Second problem: it is painfully obvious that the security product space is overly fragmented, to the defender’s detriment, and to the detriment of easily and effectively achieving enterprise-wide visibility, detection and response.

I believe this fragmentation exists in no small part that’s because we’ve mostly been focusing on the wrong things, as Facebook CSO Alex Stamos did a great job advocating in his BlackHat keynote:

We focus on complexity, not harm. A lot of times we act like there’s an Olympic judge holding up a difficulty score that helps us determine whether the problem is worth putting effort into either researching it or fixing it. The truth is that the vast majority of harm comes from the simple problems that are difficult to solve, such as the rampant reuse of passwords. […] although there is a huge focus on 0-day exploits the truth is that campaigns using such exploits are rare while many thousands of people are affected by simpler attacks every day.”

Security efforts tend to focus on sexy “targeted attacks” when the vast majority of issues are painfully plain.

While this resonated and I fully agree this focus on complexity is a significant factor in the security community, I also fear much of the source of the problem lies much farther back — much of the modern state of security is the longstanding natural consequence of early design decisions in technology, and some of it is the culmination of the ever-constant feature vs. security tradeoff decision that “the business” continually makes, finally coming home to roost.

“The business” — the collective term for those generally seen as the other side of the table from security, those driving towards business objectives in order to enhance shareholder value —is moving faster than ever in every direction — experiencing accelerated change, powered by rogue and shadow IT, the explosion of endpoints. IT was always intended to empower the business, and empower it, it has — generally at the cost of security.

Zeynep Tufekci drove much of this home for me, in her excellent Op-Ed in the NYT, “The Looming Digital Meltdown”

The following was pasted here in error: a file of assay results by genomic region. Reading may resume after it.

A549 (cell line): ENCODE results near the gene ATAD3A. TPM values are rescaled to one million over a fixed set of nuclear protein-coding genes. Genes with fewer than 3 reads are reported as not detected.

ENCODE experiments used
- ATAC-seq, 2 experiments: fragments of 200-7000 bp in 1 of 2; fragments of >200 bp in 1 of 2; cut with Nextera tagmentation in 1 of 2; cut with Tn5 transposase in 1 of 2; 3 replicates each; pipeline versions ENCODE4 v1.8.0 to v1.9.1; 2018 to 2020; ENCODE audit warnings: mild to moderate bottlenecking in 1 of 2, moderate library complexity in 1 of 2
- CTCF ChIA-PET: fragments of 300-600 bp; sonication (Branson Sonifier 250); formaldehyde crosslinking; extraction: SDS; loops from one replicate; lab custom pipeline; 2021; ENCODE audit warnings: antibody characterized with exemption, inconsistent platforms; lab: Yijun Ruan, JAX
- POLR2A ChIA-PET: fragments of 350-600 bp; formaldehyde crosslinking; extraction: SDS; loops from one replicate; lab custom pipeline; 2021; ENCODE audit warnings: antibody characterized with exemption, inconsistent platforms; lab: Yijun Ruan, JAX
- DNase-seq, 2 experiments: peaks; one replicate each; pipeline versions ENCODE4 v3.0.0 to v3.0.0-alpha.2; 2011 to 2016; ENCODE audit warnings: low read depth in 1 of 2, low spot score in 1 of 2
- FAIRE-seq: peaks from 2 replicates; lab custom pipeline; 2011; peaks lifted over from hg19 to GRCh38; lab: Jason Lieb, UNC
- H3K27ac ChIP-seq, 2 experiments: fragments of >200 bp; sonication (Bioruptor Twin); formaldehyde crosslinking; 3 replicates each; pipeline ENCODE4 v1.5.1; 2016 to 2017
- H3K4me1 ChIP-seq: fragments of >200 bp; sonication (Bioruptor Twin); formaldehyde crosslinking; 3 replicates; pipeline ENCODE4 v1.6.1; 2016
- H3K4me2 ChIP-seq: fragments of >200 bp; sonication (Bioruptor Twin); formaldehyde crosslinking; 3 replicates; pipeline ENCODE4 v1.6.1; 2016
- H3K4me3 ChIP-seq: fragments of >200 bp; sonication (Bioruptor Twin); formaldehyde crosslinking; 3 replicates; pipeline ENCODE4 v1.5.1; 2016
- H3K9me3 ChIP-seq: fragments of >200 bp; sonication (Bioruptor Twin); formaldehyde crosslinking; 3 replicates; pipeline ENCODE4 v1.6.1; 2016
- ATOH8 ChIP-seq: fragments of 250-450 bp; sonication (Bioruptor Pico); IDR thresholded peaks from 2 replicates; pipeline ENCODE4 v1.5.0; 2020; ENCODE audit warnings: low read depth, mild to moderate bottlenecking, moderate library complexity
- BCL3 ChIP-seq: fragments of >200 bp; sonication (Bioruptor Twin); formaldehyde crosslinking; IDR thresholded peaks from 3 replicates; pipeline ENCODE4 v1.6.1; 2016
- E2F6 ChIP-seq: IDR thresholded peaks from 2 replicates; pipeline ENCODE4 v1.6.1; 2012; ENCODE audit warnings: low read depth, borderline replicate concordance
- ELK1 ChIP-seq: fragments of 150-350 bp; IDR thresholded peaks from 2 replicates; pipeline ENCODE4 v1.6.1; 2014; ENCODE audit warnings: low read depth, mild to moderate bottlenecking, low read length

“We have built the digital world too rapidly. It was constructed layer upon layer, and many of the early layers were never meant to guard so many valuable things: our personal correspondence, our finances, the very infrastructure of our lives. Design shortcuts and other techniques for optimization — in particular, sacrificing security for speed or memory space — may have made sense when computers played a relatively small role in our lives. But those early layers are now emerging as enormous liabilities. The vulnerabilities announced last week have been around for decades, perhaps lurking unnoticed by anyone or perhaps long exploited.”

The high profile security vulnerabilities Zeynep refers to were Spectre and Meltdown — and the easy way to explain them is that these, and virtually all security vulnerabilities, occur ultimately because security is hard and mostly because those that build things are not incentivized to build them securely.

The third problem can be summarized as “the market” — enhancing shareholder value — generally demands functionality (whether that’s speed or features or whatever else) and not security. As it stands, despite dropping a couple points from the high, Intel stock is still up a few percentage from 30 days ago, and is still up more than 22% in the past year. Equifax may have given back 16% of their stock price from peak post breach, but as of today they’re still up for the trailing twelve months — barely, but still up.

The market is speaking loud and clear, companies should continue to optimize for functionality and not for security. That doesn’t mean companies won’t focus on security, it just means the market will continue to demand products that are optimized for business value, and security will generally continue to be added on instead of baked in.

As such, prevention is and always will be a losing battle, because the market is prioritizing features and functions and connections and whatever else, over security — as such we are going to be fighting a losing battle when it comes to preventing threats.

Instead — Detection and Response are the fundamental keys to the next wave of information security — the fundamental answer to surviving the accelerating pace and scope of breaches.